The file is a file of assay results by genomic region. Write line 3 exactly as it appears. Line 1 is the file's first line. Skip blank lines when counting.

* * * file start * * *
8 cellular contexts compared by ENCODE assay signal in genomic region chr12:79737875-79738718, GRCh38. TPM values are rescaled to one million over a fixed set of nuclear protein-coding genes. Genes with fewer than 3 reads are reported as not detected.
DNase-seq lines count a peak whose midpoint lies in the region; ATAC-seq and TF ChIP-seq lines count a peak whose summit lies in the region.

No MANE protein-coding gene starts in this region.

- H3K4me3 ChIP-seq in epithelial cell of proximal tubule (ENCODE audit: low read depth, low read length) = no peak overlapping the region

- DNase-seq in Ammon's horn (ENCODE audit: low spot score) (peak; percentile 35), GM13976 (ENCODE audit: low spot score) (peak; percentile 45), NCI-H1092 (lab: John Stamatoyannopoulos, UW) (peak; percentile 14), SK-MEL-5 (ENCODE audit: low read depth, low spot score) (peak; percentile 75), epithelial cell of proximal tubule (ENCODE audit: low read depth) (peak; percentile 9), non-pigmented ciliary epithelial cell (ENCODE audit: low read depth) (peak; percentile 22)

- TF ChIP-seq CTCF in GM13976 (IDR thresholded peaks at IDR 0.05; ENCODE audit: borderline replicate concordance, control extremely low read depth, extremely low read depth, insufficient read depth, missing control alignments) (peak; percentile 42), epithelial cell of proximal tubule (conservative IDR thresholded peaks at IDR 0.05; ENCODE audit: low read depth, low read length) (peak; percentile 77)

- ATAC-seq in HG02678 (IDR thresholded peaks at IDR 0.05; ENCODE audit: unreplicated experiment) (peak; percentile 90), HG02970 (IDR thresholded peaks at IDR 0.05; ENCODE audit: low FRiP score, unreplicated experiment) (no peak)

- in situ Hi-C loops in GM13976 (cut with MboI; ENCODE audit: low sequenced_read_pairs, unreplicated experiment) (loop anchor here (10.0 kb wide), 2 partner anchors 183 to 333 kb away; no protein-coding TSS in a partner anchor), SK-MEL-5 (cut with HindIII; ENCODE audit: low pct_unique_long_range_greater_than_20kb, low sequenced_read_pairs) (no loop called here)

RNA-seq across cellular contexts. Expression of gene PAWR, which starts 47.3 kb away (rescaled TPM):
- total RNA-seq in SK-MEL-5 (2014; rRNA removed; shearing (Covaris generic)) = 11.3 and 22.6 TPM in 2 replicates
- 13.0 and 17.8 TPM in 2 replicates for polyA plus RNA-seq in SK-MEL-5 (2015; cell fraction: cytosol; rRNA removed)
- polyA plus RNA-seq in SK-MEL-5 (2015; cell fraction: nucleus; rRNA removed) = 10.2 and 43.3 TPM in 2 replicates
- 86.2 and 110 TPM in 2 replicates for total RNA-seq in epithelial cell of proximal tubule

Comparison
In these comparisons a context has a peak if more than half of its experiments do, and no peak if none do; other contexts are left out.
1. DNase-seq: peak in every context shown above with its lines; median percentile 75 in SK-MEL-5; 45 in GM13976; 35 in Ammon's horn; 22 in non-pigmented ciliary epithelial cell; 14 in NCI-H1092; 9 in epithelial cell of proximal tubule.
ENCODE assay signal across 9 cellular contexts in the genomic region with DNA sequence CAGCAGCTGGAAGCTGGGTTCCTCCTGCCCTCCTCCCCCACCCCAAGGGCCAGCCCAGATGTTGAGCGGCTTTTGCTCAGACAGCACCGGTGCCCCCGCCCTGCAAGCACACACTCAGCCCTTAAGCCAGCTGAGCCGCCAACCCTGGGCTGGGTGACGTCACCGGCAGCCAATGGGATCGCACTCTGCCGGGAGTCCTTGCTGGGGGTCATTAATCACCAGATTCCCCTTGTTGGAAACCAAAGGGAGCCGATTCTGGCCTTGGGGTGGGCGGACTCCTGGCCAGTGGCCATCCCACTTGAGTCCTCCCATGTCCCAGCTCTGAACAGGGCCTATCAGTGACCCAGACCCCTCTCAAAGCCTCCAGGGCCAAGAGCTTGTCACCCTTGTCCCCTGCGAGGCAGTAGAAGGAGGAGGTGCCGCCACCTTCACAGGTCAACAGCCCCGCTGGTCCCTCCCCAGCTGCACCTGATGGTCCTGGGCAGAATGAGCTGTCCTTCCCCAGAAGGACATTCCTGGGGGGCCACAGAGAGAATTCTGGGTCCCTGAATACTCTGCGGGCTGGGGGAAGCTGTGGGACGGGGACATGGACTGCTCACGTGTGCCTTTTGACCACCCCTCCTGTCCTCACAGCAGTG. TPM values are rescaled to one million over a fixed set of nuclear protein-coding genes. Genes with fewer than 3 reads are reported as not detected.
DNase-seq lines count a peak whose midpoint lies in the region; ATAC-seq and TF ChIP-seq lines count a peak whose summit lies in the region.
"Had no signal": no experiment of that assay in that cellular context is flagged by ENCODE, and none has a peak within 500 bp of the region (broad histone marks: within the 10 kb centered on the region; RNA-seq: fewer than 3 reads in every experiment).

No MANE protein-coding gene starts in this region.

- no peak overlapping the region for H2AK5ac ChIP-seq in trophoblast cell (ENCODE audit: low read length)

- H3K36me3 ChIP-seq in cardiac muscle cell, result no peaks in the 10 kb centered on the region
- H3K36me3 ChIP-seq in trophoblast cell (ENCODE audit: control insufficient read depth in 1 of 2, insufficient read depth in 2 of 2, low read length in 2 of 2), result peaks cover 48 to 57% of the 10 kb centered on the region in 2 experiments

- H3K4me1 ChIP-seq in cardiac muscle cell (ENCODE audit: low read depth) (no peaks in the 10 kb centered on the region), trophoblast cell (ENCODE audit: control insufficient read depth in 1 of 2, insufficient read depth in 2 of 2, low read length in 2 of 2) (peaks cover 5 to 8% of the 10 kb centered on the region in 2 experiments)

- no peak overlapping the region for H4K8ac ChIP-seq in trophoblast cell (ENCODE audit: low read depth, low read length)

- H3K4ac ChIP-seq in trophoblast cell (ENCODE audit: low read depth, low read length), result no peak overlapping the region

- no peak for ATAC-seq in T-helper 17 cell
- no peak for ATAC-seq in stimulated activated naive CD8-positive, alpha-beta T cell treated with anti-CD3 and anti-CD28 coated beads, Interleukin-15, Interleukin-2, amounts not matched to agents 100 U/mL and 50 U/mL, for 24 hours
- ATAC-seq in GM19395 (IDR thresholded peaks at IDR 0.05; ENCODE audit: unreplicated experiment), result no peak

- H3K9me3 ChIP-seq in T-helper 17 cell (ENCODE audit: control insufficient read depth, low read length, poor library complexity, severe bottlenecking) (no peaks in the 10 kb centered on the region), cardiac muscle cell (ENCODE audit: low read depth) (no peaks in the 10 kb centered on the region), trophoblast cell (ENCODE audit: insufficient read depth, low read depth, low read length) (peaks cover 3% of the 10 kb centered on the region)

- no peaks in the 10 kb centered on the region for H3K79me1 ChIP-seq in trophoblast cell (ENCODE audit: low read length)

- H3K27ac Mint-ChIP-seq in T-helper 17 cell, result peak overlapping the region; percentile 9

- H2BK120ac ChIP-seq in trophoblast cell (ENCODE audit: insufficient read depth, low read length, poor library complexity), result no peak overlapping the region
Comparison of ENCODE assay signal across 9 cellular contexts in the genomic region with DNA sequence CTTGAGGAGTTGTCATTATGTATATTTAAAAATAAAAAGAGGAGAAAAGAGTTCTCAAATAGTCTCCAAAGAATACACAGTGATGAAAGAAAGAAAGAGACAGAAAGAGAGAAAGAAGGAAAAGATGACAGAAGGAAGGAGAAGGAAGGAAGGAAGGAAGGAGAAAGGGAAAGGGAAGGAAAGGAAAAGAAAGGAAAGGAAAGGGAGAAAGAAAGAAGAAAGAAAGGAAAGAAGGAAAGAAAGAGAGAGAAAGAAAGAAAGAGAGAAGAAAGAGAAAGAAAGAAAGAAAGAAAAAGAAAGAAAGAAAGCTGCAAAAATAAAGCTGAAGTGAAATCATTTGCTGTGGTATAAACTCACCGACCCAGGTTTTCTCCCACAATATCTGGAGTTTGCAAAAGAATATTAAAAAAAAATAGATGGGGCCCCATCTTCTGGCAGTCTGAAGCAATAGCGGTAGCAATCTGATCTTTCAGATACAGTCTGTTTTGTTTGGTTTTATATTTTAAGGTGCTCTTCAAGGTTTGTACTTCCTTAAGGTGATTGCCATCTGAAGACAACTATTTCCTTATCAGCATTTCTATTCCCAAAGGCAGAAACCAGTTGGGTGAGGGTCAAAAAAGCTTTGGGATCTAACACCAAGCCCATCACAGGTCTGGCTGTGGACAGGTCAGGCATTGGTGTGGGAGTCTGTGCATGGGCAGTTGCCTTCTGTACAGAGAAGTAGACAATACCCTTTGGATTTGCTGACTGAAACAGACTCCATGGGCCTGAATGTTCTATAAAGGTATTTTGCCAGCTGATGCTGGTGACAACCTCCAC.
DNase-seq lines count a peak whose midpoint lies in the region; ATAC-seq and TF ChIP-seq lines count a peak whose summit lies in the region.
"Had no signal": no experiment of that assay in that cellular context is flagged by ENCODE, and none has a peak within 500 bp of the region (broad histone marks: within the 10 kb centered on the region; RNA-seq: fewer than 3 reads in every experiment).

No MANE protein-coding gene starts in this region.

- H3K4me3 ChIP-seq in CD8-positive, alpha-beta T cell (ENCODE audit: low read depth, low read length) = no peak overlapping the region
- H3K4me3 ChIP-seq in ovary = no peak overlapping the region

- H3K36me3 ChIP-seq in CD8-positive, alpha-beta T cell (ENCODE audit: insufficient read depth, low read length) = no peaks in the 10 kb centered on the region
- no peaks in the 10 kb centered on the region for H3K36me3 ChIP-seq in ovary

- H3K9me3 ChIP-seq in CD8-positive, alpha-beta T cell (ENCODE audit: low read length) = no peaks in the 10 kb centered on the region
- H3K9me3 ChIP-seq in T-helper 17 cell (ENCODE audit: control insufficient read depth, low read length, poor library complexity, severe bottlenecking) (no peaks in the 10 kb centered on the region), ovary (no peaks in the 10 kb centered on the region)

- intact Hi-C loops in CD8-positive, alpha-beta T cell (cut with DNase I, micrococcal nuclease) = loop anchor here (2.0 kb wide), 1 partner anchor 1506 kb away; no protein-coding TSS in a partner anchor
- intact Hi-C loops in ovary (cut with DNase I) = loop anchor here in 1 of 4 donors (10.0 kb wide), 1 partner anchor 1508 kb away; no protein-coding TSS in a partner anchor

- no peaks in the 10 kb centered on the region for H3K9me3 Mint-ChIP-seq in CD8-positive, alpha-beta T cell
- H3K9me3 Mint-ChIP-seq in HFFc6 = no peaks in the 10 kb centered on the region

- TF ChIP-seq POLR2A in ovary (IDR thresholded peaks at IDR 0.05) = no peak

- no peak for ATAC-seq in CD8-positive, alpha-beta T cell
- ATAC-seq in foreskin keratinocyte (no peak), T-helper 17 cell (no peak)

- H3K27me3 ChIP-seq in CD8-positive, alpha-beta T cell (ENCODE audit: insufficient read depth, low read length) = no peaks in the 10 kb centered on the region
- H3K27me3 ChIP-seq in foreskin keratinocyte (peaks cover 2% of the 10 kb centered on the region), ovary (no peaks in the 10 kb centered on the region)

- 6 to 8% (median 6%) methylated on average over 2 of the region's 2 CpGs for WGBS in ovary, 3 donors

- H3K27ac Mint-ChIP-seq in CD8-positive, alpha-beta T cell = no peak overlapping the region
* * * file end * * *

No MANE protein-coding gene starts in this region.